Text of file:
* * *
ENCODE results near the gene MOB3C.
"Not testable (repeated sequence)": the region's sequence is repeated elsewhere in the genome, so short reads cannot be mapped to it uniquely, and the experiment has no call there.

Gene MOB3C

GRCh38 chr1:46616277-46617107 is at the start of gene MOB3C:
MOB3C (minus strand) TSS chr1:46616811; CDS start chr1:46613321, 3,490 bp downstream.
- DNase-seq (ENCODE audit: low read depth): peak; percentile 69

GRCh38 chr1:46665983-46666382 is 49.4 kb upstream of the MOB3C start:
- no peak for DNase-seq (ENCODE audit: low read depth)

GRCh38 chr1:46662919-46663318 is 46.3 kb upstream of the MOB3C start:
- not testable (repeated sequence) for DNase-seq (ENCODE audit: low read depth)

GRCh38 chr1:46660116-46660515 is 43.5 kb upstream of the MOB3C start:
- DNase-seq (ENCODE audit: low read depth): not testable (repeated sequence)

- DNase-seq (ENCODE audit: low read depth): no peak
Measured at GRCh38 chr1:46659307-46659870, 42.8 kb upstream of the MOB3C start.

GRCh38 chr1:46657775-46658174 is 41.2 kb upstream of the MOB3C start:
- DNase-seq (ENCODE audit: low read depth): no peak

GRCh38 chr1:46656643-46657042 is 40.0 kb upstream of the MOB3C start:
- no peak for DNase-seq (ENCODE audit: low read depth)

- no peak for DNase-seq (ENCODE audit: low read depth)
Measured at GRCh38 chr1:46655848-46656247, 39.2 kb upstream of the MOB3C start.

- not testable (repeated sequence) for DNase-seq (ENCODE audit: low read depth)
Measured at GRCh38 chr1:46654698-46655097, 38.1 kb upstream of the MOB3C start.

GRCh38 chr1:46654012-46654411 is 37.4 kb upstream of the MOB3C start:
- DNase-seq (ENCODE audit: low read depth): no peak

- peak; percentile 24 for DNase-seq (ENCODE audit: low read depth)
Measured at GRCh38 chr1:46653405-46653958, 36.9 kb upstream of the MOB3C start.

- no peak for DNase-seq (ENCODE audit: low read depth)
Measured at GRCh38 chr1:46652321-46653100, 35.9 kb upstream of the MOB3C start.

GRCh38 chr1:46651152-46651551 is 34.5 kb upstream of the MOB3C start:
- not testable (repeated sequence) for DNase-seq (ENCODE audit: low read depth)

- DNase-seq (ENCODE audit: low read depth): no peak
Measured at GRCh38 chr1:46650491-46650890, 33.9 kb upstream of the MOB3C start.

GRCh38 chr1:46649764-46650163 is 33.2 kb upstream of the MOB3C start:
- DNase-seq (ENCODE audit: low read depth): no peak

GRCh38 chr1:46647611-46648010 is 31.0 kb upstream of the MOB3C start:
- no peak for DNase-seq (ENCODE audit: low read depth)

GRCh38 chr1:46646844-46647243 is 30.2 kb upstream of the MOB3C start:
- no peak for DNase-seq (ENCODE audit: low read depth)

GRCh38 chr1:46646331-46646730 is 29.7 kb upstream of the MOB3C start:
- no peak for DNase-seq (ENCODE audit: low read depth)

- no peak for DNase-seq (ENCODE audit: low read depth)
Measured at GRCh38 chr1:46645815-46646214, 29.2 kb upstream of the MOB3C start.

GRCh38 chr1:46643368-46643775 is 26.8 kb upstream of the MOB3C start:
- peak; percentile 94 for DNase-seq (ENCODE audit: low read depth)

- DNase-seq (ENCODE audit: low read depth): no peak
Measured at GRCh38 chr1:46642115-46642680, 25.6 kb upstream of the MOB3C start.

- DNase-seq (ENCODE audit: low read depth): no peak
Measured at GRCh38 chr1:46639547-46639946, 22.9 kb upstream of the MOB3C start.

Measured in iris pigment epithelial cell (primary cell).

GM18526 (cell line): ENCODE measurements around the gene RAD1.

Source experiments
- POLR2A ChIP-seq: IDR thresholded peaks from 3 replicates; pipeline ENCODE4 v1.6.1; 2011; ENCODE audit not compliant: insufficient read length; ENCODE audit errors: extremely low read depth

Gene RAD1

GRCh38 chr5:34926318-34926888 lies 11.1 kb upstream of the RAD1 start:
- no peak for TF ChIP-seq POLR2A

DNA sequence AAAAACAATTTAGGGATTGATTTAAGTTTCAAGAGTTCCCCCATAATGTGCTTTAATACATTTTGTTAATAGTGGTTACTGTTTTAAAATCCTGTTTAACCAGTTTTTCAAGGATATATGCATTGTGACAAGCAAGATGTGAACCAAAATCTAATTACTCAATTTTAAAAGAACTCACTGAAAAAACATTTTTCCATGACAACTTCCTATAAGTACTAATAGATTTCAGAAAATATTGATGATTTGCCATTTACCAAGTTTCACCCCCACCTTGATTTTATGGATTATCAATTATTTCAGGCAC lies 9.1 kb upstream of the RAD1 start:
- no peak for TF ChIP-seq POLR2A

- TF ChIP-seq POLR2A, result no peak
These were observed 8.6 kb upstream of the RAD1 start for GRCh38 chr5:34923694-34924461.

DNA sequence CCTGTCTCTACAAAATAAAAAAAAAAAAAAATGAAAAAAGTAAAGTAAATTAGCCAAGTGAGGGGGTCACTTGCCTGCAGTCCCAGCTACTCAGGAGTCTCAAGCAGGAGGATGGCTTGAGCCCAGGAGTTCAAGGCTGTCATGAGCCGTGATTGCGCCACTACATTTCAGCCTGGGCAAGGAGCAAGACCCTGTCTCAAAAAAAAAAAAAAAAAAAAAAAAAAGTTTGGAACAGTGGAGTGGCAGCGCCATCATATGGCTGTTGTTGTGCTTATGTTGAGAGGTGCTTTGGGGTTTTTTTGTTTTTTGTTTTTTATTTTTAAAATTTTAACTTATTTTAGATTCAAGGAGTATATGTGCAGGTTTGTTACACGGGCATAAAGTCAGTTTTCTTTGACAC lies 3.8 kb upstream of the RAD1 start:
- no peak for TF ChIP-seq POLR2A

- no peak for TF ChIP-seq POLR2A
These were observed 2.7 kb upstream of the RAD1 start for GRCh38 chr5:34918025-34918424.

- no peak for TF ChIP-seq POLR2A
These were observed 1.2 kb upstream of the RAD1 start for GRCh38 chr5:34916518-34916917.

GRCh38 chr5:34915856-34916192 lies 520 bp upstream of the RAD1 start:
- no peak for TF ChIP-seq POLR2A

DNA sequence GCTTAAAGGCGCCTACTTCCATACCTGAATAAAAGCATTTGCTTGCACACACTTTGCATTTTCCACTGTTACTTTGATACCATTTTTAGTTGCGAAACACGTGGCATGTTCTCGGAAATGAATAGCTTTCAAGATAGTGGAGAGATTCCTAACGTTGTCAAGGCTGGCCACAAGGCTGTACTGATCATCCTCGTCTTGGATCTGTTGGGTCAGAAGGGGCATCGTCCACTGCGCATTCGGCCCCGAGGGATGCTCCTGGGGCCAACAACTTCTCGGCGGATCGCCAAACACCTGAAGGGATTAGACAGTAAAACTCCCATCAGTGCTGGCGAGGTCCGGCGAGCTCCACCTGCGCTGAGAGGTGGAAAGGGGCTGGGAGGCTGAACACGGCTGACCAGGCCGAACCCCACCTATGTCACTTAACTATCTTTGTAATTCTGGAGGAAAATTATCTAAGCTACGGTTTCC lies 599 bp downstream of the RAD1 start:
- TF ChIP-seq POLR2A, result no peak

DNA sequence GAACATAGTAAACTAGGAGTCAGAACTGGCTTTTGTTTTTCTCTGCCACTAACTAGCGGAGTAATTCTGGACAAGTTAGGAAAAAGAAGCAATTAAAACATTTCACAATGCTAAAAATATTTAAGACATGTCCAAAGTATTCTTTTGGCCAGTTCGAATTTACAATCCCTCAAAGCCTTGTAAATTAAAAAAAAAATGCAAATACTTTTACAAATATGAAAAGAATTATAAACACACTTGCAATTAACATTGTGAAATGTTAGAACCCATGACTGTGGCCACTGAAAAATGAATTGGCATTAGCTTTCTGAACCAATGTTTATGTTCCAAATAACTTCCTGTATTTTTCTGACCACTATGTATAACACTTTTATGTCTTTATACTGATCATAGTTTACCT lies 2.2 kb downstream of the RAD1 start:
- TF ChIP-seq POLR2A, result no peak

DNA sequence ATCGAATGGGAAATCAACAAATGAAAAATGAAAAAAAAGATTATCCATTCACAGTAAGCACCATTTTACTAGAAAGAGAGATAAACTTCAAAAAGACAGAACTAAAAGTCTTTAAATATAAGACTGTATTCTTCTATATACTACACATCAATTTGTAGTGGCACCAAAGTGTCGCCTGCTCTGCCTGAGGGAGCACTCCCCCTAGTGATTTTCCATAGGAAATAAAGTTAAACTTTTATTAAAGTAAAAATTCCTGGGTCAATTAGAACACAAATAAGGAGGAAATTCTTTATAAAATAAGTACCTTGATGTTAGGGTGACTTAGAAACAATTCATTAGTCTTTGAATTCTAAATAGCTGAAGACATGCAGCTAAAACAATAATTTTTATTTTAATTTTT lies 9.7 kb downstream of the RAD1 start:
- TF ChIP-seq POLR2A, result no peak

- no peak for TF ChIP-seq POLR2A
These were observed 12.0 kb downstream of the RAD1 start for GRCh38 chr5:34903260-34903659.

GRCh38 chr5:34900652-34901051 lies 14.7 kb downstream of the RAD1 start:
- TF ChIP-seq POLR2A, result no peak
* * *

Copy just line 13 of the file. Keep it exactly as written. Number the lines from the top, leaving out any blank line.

- DNase-seq (ENCODE audit: low read depth): no peak